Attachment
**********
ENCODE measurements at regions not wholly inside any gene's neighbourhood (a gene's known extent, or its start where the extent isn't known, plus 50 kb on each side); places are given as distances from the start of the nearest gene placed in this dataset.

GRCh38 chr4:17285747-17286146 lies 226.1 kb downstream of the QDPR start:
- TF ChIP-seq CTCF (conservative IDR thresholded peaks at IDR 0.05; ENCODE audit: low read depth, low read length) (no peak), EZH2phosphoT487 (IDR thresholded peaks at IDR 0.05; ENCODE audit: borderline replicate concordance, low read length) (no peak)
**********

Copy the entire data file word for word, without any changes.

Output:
ENCODE measurements at regions not wholly inside any gene's neighbourhood (a gene's known extent, or its start where the extent isn't known, plus 50 kb on each side); places are given as distances from the start of the nearest gene placed in this dataset.

GRCh38 chr4:17285747-17286146 lies 226.1 kb downstream of the QDPR start:
- TF ChIP-seq CTCF (conservative IDR thresholded peaks at IDR 0.05; ENCODE audit: low read depth, low read length) (no peak), EZH2phosphoT487 (IDR thresholded peaks at IDR 0.05; ENCODE audit: borderline replicate concordance, low read length) (no peak)